Rutland Is Staging A Mock Plane Crash To Test Emergency Response
For anyone near Rutland Southern Vermont Regional Airport Saturday morning, don’t worry: What may look like a disaster is just a drill.
The airport and Rutland Regional Medical Center are sponsoring a mock plane crash that will include about 150 people. Everyone from fire fighters and emergency medical technicians to actors, law enforcement, airport and hospital personnel will be taking part.
Beth Winter manages emergency preparedness at Rutland Regional Medical Center.
“How are we going to handle that influx of patients into an already busy emergency department?” she asks. “What’s it going to look like? How are we going to do it?”
Winter says besides helping the hospital answer these types of questions, a drill of this scale helps the entire community.
“We have to be ready, we have to have plans in place. We need to know what we’re going to do should we have an incident like an M.C.I.,” which Winter explains means a "mass casualty incident."
Evaluators will be on hand to assess how the various agencies respond and they'll provide a debriefing immediately after the event. A final report will also be issued by the Department of Homeland Security.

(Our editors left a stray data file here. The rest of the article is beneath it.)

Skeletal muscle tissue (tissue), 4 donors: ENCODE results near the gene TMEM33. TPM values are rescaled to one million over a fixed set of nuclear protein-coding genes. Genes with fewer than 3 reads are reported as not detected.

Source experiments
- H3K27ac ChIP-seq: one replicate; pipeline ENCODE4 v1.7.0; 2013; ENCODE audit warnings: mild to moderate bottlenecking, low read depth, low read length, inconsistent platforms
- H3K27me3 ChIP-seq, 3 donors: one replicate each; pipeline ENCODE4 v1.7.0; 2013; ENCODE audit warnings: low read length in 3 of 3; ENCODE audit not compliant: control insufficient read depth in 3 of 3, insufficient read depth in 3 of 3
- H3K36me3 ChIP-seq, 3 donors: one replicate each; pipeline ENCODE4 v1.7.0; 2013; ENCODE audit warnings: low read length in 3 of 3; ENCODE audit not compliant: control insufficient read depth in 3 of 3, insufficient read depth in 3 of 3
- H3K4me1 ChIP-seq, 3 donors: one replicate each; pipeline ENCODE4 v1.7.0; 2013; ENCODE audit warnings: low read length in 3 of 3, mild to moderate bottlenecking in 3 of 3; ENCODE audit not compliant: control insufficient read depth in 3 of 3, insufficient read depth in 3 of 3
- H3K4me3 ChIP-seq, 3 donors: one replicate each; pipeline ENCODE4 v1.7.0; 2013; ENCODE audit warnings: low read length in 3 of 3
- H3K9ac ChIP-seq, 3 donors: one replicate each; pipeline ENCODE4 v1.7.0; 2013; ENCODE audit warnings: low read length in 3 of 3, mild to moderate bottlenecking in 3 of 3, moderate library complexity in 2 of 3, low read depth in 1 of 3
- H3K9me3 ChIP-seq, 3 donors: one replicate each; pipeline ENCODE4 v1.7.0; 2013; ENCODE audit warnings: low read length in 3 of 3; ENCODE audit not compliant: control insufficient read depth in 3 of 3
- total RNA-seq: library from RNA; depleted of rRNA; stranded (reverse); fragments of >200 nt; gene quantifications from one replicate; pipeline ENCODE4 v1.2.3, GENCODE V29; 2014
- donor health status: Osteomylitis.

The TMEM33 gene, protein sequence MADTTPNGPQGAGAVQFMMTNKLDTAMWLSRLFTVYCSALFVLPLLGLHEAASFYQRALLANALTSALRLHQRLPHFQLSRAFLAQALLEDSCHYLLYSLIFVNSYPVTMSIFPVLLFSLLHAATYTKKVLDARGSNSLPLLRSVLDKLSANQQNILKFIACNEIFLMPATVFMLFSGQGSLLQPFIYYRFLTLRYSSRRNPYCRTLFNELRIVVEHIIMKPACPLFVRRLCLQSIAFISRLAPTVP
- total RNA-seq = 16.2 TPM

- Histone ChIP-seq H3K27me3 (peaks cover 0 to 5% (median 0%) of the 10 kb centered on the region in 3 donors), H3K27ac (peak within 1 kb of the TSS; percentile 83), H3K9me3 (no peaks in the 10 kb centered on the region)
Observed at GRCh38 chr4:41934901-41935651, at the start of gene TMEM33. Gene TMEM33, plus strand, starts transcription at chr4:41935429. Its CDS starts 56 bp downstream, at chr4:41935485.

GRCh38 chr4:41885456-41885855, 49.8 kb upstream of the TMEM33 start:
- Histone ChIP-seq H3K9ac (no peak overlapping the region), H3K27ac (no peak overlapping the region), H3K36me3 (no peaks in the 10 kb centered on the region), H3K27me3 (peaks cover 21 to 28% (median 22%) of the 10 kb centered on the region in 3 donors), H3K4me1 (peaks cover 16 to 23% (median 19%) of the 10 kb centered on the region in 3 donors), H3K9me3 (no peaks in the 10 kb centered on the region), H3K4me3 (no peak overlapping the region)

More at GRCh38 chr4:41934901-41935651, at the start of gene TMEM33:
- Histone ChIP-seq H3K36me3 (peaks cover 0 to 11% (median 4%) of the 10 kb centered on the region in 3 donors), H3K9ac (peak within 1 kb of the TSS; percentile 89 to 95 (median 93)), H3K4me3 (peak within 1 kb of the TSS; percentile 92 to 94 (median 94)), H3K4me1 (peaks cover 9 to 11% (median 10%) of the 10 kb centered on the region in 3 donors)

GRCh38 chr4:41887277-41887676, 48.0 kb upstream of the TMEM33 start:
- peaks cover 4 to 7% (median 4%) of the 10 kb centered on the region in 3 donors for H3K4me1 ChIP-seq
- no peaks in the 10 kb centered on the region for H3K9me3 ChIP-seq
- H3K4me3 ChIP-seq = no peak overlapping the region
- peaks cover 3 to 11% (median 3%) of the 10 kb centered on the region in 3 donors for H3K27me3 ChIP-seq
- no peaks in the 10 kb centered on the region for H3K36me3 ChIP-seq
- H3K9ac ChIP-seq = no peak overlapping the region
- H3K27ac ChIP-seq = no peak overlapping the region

Winter says if an agency is found to be deficient in some way, it’s up to that organization to make an improvement plan and implement it.
"We have to be ready. We have to have plans in place. We need to know what we are going to do should we have an MCI, a mass casualty incident." — Beth Winter, Emergency Preparedness Manager at Rutland Regional Medical Center
“Let’s say communications here in the hospital might have fallen short because we had a malfunction with a piece of equipment or just something didn’t work as it should have. An improvement to that needs to be made," says Winter. "So there’s always follow through from these exercises. It’s not just time to practice.”
Chris Beitzel, manager of Rutland Southern Vermont Regional Airport, says the drill is scheduled to begin at 8 a.m. and will not disrupt regular air traffic. Organizers say normal hospital Emergency Department operations and patient care, along with operations of other participating agencies, will not be affected by the exercise.